Women who have undergone bariatric or weight-loss surgery are more likely to give birth to premature babies that tend to be small for gestational age, reveals a large registry study carried out at Karolinska Institutet in Sweden and published in the BMJ. The researchers believe that these pregnancies should be considered risk pregnancies and that prenatal care should monitor them extra carefully.
The number of bariatric operations has increased dramatically in recent years. Most of these operations are performed on women, and as a result the number of babies born to women with a history of bariatric surgery is also increasing. Researchers at Karolinska Institutet have now examined how the operation affects pregnancy. The study, which is the most extensive ever done in the field, was based on data from the Swedish Medical Birth Register and the Patient Register.
The study compared over 2,500 babies born between 1992 and 2009 of women who had previously undergone bariatric surgery with 12,500 babies born to mothers who had not. The pregnancies were matched individually, so that the mothers' BMI, age, educational background, smoking habits, and previous births were comparable in both groups.
The researchers found that infants of women with bariatric surgery history have lower weights at delivery. 5.2 per cent of them were small for gestational age and were at least two standard deviations below the normal as opposed to only 3.0 per cent in the control group. Moreover, 4.2 per cent of the babies of mothers with bariatric surgery history were large for gestational age, compared to 7.3 per cent of the control group, and more were born prematurely: 9.7 per cent before the 37th week, compared with 6.1 per cent of the control group. The researchers also found no difference regarding stillbirth or neonatal death (within the first 27 days) between the two groups.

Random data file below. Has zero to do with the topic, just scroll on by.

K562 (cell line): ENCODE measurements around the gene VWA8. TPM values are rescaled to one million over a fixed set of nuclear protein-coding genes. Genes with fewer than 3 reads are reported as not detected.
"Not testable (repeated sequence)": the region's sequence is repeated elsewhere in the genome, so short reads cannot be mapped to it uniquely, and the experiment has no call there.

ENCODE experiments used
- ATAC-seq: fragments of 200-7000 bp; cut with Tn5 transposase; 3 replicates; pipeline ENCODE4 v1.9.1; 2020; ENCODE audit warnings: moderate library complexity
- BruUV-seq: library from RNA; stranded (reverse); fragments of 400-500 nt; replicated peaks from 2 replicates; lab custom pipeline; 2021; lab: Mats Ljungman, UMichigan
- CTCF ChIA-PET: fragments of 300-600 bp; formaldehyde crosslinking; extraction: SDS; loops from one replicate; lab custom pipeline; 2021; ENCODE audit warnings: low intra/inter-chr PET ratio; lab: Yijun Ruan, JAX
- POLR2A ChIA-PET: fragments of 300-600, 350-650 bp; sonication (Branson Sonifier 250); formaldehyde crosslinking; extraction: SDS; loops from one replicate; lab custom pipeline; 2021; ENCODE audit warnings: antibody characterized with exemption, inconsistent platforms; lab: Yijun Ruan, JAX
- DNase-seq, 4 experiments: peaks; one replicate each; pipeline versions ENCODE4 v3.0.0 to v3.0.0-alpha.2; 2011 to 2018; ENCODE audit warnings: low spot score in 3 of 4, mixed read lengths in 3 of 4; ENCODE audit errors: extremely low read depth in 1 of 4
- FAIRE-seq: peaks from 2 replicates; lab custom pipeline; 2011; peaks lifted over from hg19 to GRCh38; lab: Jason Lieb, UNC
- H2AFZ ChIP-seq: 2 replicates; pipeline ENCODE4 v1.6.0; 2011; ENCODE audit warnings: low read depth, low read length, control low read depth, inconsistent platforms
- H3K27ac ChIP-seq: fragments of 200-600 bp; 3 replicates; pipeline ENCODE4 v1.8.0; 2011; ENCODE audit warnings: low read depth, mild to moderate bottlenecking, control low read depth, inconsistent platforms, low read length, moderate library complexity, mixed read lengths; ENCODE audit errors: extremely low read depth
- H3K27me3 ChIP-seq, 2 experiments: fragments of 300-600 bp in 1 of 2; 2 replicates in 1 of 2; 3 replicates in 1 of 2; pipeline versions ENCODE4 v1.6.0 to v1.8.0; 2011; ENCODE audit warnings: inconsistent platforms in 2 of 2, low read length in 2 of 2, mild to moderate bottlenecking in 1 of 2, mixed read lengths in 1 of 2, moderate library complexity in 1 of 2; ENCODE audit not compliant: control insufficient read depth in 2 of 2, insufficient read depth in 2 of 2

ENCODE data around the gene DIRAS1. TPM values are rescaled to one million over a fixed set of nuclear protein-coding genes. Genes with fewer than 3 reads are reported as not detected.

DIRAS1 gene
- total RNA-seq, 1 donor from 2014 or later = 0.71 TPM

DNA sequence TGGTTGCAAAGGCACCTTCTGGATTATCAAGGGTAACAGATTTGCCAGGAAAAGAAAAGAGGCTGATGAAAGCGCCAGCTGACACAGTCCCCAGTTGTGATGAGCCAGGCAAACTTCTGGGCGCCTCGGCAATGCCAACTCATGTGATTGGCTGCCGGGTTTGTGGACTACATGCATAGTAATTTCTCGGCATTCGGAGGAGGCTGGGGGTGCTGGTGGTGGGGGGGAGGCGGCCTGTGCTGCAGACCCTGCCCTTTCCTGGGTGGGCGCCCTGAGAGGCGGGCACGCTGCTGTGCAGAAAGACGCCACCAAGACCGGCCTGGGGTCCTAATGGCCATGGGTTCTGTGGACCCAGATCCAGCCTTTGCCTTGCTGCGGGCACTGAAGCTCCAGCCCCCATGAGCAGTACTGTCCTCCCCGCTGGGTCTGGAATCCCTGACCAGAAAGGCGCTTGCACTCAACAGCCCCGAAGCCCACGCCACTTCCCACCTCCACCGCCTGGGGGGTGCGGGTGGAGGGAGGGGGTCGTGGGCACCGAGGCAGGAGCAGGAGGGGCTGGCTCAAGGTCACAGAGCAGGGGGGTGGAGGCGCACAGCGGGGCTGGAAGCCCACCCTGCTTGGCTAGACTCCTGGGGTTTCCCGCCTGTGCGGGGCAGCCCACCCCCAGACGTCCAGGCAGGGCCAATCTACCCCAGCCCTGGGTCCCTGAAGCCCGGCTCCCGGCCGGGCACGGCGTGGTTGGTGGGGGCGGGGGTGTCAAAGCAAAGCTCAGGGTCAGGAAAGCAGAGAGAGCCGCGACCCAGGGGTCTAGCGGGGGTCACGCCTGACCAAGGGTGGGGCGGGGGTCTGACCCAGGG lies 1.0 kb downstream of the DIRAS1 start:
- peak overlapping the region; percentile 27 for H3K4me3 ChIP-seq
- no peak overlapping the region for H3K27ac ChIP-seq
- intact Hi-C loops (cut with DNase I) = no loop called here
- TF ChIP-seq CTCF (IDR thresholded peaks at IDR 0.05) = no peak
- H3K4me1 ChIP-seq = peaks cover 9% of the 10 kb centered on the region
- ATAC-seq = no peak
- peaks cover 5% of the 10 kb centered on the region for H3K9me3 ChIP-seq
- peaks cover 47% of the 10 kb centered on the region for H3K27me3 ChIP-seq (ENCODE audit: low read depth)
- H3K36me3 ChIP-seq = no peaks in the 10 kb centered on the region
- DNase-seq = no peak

"Mothers with the same BMI gave birth to babies of varying weights depending on whether or not they had undergone bariatric surgery, so there is some kind of association between the two," says Dr Olof Stephansson, obstetrician and Associate Professor at the Clinical Epidemiology Unit at Karolinska Institutet. "The mechanism behind how surgery influences fetal growth we don't yet know, but we do know that people who have bariatric surgery are at increased risk of micronutrient deficiencies."
The researchers think that women with bariatric surgery history should be considered a risk group when pregnant, which means that they should be paid particularly close prenatal attention, and have extra ultrasound to check fetal growth, for example, or be given special dietary supplement recommendations. The researchers also point out that bariatric surgery has numerous benefits for mothers, such as lowering the risk of diabetes, cardiovascular disease, cancer and stroke. Furthermore, untreated obesity is a known risk factor for both mother and baby during pregnancy and childbirth.